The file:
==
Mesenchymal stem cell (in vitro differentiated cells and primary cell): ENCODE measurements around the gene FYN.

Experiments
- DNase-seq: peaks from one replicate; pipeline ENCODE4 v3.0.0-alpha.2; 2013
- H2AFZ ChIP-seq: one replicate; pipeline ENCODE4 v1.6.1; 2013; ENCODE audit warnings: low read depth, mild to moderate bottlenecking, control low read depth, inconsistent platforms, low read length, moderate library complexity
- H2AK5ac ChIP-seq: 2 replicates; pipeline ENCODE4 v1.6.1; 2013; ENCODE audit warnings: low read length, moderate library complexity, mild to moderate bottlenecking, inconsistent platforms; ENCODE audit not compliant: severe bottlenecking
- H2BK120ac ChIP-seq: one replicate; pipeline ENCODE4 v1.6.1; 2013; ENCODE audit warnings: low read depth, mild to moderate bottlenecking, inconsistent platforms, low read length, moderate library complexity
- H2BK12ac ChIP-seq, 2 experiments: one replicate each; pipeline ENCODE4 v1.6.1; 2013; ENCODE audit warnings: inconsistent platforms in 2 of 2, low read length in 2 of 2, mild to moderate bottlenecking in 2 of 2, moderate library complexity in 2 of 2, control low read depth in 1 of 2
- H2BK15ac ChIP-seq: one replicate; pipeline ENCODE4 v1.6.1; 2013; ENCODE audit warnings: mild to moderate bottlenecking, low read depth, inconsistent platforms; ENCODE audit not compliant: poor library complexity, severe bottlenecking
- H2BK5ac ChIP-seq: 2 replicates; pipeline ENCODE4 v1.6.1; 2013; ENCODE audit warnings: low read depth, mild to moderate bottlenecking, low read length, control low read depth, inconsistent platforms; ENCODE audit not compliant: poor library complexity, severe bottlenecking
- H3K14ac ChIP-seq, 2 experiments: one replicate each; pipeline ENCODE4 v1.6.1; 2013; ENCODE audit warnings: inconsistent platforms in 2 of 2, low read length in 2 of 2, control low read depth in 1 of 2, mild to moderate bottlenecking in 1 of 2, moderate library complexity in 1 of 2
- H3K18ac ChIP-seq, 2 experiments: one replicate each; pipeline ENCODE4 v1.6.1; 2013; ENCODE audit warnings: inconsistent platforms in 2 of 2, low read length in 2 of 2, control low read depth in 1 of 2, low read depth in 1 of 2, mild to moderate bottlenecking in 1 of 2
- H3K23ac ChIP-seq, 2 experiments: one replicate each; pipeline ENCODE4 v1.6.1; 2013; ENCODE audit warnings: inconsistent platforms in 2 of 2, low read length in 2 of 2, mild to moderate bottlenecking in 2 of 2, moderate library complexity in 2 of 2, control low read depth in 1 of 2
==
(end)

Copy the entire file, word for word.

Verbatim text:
Mesenchymal stem cell (in vitro differentiated cells and primary cell): ENCODE measurements around the gene FYN.

Experiments
- DNase-seq: peaks from one replicate; pipeline ENCODE4 v3.0.0-alpha.2; 2013
- H2AFZ ChIP-seq: one replicate; pipeline ENCODE4 v1.6.1; 2013; ENCODE audit warnings: low read depth, mild to moderate bottlenecking, control low read depth, inconsistent platforms, low read length, moderate library complexity
- H2AK5ac ChIP-seq: 2 replicates; pipeline ENCODE4 v1.6.1; 2013; ENCODE audit warnings: low read length, moderate library complexity, mild to moderate bottlenecking, inconsistent platforms; ENCODE audit not compliant: severe bottlenecking
- H2BK120ac ChIP-seq: one replicate; pipeline ENCODE4 v1.6.1; 2013; ENCODE audit warnings: low read depth, mild to moderate bottlenecking, inconsistent platforms, low read length, moderate library complexity
- H2BK12ac ChIP-seq, 2 experiments: one replicate each; pipeline ENCODE4 v1.6.1; 2013; ENCODE audit warnings: inconsistent platforms in 2 of 2, low read length in 2 of 2, mild to moderate bottlenecking in 2 of 2, moderate library complexity in 2 of 2, control low read depth in 1 of 2
- H2BK15ac ChIP-seq: one replicate; pipeline ENCODE4 v1.6.1; 2013; ENCODE audit warnings: mild to moderate bottlenecking, low read depth, inconsistent platforms; ENCODE audit not compliant: poor library complexity, severe bottlenecking
- H2BK5ac ChIP-seq: 2 replicates; pipeline ENCODE4 v1.6.1; 2013; ENCODE audit warnings: low read depth, mild to moderate bottlenecking, low read length, control low read depth, inconsistent platforms; ENCODE audit not compliant: poor library complexity, severe bottlenecking
- H3K14ac ChIP-seq, 2 experiments: one replicate each; pipeline ENCODE4 v1.6.1; 2013; ENCODE audit warnings: inconsistent platforms in 2 of 2, low read length in 2 of 2, control low read depth in 1 of 2, mild to moderate bottlenecking in 1 of 2, moderate library complexity in 1 of 2
- H3K18ac ChIP-seq, 2 experiments: one replicate each; pipeline ENCODE4 v1.6.1; 2013; ENCODE audit warnings: inconsistent platforms in 2 of 2, low read length in 2 of 2, control low read depth in 1 of 2, low read depth in 1 of 2, mild to moderate bottlenecking in 1 of 2
- H3K23ac ChIP-seq, 2 experiments: one replicate each; pipeline ENCODE4 v1.6.1; 2013; ENCODE audit warnings: inconsistent platforms in 2 of 2, low read length in 2 of 2, mild to moderate bottlenecking in 2 of 2, moderate library complexity in 2 of 2, control low read depth in 1 of 2